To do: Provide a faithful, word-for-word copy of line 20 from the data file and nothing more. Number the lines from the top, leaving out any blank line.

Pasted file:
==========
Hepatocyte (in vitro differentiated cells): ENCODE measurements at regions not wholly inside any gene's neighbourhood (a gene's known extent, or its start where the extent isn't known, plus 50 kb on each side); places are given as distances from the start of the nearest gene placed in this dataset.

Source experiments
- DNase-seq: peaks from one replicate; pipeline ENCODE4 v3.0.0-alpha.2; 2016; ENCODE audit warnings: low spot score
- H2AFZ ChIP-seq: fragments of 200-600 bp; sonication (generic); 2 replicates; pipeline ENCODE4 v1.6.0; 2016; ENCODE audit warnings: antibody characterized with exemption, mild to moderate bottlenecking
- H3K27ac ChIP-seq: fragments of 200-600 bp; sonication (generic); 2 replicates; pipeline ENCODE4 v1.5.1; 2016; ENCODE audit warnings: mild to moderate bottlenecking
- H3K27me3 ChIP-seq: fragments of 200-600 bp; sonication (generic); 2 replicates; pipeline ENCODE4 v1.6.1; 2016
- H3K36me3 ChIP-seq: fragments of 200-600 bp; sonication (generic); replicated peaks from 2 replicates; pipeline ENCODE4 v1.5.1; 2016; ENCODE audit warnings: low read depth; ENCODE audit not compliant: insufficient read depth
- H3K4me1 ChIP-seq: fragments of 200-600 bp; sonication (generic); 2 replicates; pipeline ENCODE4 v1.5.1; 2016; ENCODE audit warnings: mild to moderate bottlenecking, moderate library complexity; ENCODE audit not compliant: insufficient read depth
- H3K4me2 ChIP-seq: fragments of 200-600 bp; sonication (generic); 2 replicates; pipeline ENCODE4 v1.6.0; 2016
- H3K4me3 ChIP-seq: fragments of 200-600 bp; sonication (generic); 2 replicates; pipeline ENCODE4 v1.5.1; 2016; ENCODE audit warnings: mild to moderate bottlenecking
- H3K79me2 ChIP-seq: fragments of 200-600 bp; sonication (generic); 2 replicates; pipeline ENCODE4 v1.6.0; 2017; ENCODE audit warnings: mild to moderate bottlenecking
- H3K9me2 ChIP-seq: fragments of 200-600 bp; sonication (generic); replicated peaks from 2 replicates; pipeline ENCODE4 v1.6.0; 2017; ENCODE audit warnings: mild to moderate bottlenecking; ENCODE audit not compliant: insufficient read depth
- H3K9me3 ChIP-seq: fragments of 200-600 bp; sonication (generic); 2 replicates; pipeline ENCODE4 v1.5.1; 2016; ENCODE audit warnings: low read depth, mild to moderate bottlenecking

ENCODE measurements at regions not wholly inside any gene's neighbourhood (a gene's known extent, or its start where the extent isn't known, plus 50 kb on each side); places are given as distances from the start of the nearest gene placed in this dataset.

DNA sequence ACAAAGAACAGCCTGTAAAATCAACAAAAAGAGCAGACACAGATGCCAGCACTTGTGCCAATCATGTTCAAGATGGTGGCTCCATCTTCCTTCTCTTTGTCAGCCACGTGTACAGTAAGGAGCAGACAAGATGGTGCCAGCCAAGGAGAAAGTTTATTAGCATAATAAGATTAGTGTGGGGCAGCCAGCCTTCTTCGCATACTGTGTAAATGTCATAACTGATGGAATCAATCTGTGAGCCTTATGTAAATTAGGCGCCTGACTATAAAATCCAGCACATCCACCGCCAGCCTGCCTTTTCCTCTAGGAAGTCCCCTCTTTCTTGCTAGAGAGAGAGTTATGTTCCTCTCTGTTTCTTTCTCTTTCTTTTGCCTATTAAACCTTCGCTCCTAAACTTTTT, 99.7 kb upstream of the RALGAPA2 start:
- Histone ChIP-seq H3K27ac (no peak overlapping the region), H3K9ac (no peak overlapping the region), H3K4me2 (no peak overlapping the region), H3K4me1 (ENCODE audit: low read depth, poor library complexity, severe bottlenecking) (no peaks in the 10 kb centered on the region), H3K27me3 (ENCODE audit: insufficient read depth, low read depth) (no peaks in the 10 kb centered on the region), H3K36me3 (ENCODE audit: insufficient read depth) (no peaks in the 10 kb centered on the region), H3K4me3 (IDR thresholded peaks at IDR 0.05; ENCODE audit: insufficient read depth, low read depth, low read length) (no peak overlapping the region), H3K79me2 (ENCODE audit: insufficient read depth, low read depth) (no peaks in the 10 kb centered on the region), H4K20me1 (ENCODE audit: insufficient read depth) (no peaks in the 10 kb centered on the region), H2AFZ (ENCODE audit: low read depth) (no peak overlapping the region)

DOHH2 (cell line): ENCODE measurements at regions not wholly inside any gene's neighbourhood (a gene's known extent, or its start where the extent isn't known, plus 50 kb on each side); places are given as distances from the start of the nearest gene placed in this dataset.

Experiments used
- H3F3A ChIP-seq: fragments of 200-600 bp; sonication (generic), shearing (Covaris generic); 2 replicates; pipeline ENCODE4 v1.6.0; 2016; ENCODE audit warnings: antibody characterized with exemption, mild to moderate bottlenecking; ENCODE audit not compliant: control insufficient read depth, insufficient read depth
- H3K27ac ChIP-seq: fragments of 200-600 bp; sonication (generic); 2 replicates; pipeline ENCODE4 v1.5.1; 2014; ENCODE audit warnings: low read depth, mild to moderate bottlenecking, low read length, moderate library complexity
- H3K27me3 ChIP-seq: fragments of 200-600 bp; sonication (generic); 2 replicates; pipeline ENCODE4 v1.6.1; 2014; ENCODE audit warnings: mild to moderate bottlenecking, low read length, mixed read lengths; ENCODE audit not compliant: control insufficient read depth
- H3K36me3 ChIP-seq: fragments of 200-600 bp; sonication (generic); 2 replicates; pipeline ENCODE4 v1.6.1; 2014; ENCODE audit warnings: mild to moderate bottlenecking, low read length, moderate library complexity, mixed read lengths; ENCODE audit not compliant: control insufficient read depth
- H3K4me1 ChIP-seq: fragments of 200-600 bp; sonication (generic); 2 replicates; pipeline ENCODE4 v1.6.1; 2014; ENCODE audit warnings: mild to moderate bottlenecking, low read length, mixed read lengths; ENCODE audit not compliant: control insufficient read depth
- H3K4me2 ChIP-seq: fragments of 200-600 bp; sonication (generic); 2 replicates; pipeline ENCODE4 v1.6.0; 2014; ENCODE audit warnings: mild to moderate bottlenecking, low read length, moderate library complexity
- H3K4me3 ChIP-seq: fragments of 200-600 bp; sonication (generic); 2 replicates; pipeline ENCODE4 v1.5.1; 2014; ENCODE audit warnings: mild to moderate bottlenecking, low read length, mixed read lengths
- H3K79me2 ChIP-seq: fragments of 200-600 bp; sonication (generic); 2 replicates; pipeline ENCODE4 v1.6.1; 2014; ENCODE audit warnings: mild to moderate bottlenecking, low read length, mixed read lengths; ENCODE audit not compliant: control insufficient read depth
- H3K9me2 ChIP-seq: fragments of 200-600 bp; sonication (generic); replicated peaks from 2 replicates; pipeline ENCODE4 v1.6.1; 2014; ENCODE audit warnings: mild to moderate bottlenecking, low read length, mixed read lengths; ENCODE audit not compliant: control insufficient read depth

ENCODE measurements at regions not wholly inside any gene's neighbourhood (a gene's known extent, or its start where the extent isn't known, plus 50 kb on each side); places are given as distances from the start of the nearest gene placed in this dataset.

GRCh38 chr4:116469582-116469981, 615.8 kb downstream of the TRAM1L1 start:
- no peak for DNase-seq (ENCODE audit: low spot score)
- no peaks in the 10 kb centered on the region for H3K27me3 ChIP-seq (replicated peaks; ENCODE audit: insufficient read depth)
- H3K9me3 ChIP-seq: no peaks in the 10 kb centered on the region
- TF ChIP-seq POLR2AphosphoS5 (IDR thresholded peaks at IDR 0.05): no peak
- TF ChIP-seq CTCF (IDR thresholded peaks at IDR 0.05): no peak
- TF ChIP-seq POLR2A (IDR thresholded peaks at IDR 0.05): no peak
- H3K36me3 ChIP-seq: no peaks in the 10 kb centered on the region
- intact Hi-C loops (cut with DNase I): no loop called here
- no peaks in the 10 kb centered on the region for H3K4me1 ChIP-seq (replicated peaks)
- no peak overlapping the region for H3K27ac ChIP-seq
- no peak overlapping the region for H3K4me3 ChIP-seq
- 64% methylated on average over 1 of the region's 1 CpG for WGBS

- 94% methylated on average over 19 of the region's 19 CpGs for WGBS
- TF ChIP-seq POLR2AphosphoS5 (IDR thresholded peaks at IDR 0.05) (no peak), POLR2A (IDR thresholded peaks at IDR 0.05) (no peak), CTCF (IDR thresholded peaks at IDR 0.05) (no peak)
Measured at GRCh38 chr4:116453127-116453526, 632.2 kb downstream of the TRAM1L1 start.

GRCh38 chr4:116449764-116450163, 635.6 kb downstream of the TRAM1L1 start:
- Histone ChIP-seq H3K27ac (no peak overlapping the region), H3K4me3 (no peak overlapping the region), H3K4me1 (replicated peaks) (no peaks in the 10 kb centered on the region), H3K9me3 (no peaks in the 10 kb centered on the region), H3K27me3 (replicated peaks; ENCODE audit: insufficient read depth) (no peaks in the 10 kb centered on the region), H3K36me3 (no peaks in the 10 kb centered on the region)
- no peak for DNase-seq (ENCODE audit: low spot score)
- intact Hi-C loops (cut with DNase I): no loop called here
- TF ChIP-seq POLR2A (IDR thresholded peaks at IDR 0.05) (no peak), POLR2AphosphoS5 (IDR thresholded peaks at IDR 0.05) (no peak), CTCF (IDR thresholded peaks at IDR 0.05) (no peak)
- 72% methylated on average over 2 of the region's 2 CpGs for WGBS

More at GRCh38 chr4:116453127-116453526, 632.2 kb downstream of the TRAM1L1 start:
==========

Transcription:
- H3K27ac ChIP-seq: fragments of 200-600 bp; sonication (generic); 2 replicates; pipeline ENCODE4 v1.5.1; 2014; ENCODE audit warnings: low read depth, mild to moderate bottlenecking, low read length, moderate library complexity